There is no doubting the benefits of solar panels and wind turbines. Both save money by using nature to provide energy, rather than relying on any form of fuel. Consequently, both are environmentally friendly, providing clean, renewable and sustainable energy without releasing any noxious gases into the atmosphere.
Despite these benefits, this sort of power isn't everywhere. While a study last year found that 90% of people would like more access to renewable energy, such as that provided by solar panels and wind turbines, shockingly, most people resist because of aesthetics. In other words, the overall concession is that both solar panels and wind turbines, while being environmentally-friendly money savers, are still ugly blots on an otherwise attractive landscape.
Which, of course, poses the question, is there any way to hide these unsightly solar panels and wind turbines, and, if not, is there any way we can make them less noticeable?
The problem with both wind turbines and solar panels is that neither is particularly inconspicuous. Solar panels that sit on residential buildings are often glaringly noticeable, but are that just because they look different from the surrounding roofs or because the panels are actually ugly? The same could be said for any other solar panels. Wind turbines are even more conspicuous, with many often clustered together, standing high with huge white sails spinning with the wind. Is it really possible to move these anywhere where they won't be so ugly?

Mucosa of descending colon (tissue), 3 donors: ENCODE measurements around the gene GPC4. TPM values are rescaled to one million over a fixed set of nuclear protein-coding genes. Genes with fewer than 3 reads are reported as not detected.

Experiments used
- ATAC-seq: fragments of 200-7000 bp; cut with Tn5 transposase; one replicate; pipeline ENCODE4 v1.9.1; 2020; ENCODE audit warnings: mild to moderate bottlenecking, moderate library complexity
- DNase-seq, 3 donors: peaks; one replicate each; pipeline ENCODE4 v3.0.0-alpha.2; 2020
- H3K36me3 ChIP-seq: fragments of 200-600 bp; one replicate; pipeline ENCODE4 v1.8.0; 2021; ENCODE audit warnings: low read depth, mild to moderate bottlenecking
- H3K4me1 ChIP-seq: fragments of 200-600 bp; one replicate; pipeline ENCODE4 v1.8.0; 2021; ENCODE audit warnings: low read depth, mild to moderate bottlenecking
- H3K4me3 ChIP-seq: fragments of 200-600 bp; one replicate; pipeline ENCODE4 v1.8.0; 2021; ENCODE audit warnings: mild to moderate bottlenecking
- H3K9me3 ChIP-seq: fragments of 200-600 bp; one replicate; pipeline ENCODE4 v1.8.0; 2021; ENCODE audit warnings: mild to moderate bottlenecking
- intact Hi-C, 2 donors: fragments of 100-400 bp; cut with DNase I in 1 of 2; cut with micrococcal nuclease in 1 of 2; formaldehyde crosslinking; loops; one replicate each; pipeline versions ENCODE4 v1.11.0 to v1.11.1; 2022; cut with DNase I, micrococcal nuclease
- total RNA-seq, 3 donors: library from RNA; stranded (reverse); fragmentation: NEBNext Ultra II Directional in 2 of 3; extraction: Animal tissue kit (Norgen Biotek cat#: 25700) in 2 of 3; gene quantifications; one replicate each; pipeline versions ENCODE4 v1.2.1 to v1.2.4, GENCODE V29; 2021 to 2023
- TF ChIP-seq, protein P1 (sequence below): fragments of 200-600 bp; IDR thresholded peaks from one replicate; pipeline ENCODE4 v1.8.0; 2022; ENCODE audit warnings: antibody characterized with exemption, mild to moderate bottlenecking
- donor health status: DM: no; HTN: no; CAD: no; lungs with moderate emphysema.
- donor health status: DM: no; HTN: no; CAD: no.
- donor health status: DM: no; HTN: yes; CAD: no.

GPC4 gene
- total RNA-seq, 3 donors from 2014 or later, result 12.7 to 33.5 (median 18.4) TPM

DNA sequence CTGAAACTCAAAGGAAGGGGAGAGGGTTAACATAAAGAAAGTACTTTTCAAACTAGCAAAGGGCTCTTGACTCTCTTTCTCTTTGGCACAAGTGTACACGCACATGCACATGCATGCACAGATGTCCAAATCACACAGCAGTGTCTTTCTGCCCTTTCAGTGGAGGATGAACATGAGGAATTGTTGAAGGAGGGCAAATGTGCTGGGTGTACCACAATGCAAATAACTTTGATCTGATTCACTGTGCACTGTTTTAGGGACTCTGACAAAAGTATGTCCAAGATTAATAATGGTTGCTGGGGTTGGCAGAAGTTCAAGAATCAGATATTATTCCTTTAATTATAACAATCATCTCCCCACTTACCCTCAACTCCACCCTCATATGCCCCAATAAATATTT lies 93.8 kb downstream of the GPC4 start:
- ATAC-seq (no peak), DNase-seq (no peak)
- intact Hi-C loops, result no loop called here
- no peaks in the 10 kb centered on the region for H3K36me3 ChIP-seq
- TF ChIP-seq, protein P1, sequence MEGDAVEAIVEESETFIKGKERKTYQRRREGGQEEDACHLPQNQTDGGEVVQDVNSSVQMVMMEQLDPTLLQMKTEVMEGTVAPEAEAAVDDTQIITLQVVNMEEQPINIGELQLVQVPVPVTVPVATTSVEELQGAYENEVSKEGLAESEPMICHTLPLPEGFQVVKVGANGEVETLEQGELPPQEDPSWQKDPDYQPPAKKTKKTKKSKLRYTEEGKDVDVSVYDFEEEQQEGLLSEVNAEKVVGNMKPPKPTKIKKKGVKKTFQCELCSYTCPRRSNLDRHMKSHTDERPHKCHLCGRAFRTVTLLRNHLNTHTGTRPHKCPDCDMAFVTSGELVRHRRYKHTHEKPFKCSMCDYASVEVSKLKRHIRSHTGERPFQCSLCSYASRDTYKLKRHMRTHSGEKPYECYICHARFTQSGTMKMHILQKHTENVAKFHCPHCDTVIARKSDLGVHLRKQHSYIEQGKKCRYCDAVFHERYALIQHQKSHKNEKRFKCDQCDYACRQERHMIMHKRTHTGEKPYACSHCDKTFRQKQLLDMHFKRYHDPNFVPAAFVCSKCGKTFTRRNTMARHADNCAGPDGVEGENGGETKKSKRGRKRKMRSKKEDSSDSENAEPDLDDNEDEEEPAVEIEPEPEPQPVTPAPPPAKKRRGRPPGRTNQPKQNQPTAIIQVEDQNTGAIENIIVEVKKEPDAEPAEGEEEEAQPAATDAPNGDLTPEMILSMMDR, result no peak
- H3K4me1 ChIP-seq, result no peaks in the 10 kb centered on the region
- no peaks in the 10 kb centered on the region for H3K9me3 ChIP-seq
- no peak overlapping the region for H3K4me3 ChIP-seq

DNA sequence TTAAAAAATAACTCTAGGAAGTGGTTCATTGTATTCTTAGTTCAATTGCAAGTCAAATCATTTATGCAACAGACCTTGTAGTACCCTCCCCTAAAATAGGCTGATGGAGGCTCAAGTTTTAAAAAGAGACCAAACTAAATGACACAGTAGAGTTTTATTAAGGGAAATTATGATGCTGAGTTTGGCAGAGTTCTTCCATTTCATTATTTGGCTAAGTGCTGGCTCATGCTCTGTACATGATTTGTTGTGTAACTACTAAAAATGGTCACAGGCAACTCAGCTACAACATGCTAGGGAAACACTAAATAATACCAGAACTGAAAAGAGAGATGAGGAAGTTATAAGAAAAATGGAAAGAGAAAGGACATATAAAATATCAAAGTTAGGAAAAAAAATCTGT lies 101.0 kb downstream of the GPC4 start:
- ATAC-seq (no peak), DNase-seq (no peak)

Can they be moved?
Is the solution as easy as moving solar panels and turbines? Perhaps not, the simple fact of the matter is, to benefit from solar panels; they have to be in an optimum position to catch the sun in order to work. That position is on the roof of the building they are powering, preferably on a South-facing slant. If they are moved from the roof of the building, they simply won't power that building.
Wind turbines don't have the same problem as the energy from them can be stored. However, they do need space in order to work and, because of that, can't be hidden away anywhere.
Perhaps, then, rather than try to move these items, we should instead try to hide them in plain sight. For example, engineers have designed a way to incorporate wind turbines into the huge arches under high-rise bridges, using up an otherwise empty space with attractively designed yet functioning wind turbine. There must be numerous similar spaces that can be used in much the same way.
So, what about solar panels? Again, the answer lies with hiding in plain sight. Current technological advances have allowed for the development of solar photovoltaic panels, also called solar PV panels. These panels have cleaner, sharper lines, minimal glare, and are darker in colour, allowing them to blend in more effectively with tiled or slated roofs. The result is a roof, whether the only one in the neighbourhood or not, barely noticeable even though it has solar PV panels on it.